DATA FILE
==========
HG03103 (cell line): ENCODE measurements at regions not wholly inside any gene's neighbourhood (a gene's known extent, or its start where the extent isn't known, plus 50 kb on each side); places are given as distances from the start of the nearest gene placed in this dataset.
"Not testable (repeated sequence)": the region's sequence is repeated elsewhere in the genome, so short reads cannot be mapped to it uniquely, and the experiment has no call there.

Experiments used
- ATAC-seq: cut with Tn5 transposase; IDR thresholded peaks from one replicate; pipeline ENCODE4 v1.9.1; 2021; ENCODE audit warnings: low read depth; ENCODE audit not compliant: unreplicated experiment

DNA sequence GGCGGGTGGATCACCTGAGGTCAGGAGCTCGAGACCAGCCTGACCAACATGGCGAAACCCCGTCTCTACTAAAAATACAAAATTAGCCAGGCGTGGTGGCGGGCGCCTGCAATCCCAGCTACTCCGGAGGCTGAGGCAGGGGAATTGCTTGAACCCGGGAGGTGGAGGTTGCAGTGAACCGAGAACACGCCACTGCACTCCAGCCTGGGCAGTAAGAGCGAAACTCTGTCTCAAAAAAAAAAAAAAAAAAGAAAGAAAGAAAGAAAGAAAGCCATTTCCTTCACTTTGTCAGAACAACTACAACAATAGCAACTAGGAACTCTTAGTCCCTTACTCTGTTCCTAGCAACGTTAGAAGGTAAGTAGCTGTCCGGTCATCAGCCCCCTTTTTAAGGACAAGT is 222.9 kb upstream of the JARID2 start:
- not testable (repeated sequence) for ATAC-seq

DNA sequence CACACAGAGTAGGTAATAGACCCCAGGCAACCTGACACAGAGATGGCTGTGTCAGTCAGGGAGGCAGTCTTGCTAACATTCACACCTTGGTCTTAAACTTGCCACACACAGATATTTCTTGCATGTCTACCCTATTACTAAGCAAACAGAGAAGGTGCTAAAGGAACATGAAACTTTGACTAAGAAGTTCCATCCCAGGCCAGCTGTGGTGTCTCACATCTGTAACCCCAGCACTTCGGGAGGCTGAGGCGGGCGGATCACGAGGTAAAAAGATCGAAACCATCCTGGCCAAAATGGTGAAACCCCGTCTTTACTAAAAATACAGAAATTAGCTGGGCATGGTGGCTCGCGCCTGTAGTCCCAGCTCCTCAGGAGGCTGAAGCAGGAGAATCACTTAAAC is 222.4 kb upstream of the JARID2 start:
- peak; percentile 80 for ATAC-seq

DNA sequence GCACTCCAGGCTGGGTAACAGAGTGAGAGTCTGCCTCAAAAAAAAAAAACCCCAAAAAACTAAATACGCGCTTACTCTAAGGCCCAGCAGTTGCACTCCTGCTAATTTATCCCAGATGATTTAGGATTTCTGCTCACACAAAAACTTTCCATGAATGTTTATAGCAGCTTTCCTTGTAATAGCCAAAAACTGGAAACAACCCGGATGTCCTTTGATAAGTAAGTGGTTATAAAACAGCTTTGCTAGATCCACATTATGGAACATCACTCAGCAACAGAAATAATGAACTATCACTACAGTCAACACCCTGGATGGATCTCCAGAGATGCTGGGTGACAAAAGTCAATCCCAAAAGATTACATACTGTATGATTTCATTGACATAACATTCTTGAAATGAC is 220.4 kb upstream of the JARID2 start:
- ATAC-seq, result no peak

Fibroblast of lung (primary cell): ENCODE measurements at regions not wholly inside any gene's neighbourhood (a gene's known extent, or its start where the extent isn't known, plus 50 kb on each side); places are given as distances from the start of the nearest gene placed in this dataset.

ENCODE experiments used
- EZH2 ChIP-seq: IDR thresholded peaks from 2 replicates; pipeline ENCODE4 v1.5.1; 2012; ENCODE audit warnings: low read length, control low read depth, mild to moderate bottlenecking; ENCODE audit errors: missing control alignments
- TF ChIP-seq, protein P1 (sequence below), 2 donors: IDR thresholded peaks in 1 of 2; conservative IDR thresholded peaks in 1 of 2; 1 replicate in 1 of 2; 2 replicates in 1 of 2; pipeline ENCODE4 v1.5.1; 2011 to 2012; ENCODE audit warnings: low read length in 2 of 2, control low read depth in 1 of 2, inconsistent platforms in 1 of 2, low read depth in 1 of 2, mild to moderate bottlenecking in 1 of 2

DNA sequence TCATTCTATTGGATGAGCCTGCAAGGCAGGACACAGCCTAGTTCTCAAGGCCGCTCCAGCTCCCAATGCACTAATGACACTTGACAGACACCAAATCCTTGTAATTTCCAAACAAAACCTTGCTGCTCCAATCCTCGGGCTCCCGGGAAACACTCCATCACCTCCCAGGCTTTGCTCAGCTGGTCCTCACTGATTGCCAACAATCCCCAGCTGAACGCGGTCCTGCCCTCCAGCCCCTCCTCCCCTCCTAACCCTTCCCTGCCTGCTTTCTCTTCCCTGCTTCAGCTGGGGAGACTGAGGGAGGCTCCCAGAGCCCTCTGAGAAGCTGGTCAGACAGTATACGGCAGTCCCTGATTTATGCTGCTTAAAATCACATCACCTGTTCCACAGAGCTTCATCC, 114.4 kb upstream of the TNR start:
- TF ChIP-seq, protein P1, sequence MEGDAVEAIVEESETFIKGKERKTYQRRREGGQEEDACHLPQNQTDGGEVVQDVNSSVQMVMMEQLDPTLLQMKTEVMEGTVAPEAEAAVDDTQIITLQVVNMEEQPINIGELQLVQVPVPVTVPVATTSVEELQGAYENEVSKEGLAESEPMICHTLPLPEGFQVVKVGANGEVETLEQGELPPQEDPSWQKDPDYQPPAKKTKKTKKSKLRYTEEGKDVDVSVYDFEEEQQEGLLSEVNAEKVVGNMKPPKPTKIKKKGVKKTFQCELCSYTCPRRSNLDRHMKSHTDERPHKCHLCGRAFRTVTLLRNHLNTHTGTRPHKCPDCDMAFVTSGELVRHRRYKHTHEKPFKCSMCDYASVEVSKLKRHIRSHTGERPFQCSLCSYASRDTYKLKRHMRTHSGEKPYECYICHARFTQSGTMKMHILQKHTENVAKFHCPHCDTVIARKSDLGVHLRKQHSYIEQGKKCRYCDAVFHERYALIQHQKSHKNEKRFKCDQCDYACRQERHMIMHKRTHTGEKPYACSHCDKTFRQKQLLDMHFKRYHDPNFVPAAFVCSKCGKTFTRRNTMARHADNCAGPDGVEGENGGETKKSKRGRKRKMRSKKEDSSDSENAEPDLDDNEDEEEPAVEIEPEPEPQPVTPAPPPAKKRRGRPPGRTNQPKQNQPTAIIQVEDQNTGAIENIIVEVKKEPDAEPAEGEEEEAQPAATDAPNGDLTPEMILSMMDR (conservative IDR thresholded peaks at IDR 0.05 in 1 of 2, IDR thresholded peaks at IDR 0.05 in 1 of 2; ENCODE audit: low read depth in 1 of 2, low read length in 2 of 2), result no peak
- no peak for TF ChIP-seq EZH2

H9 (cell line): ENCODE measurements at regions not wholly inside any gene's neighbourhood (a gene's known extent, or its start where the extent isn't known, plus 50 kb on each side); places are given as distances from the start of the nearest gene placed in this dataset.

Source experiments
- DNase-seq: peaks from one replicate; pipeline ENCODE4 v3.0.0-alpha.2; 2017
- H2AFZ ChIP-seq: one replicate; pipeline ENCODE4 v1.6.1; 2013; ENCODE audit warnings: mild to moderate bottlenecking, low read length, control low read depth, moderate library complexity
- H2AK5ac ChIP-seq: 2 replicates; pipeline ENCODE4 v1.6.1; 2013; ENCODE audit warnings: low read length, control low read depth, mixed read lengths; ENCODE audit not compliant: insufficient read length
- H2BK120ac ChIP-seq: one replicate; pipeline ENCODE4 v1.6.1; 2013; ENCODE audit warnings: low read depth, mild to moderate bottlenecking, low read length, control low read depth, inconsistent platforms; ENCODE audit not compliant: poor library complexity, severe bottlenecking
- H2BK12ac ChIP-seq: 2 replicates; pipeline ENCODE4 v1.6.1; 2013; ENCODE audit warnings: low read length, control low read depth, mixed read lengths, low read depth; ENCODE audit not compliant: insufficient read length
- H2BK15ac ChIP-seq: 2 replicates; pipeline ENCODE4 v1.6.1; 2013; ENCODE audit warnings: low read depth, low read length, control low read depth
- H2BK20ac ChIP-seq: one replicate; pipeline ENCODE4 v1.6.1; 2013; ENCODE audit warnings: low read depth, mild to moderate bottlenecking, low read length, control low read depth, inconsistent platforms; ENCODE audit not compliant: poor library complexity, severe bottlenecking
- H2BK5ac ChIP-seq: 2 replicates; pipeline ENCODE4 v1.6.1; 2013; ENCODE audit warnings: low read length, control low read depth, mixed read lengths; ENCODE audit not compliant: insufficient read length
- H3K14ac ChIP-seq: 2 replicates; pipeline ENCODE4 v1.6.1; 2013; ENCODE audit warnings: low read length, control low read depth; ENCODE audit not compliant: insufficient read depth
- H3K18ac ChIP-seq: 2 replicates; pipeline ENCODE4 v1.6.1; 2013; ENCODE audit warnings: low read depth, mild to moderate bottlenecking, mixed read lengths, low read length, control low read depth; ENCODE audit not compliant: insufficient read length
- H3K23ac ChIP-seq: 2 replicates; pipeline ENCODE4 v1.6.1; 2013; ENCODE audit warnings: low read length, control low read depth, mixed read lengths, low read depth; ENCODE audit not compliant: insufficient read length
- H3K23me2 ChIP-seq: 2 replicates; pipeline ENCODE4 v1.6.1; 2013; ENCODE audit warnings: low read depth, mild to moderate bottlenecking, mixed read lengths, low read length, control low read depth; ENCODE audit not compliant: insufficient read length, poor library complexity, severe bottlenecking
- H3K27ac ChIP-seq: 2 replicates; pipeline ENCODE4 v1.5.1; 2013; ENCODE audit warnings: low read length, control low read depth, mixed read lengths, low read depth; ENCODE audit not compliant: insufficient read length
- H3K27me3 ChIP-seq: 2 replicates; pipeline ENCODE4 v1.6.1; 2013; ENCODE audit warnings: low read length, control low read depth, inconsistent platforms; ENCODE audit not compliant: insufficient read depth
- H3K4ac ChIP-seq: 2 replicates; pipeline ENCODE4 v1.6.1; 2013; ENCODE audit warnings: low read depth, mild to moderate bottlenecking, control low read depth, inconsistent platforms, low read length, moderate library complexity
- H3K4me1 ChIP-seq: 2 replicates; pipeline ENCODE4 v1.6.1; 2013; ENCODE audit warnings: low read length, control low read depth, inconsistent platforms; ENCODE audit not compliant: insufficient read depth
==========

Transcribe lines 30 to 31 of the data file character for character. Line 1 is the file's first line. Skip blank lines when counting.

- H3K23ac ChIP-seq: 2 replicates; pipeline ENCODE4 v1.6.1; 2013; ENCODE audit warnings: low read length, control low read depth, mixed read lengths, low read depth; ENCODE audit not compliant: insufficient read length
- H3K23me2 ChIP-seq: 2 replicates; pipeline ENCODE4 v1.6.1; 2013; ENCODE audit warnings: low read depth, mild to moderate bottlenecking, mixed read lengths, low read length, control low read depth; ENCODE audit not compliant: insufficient read length, poor library complexity, severe bottlenecking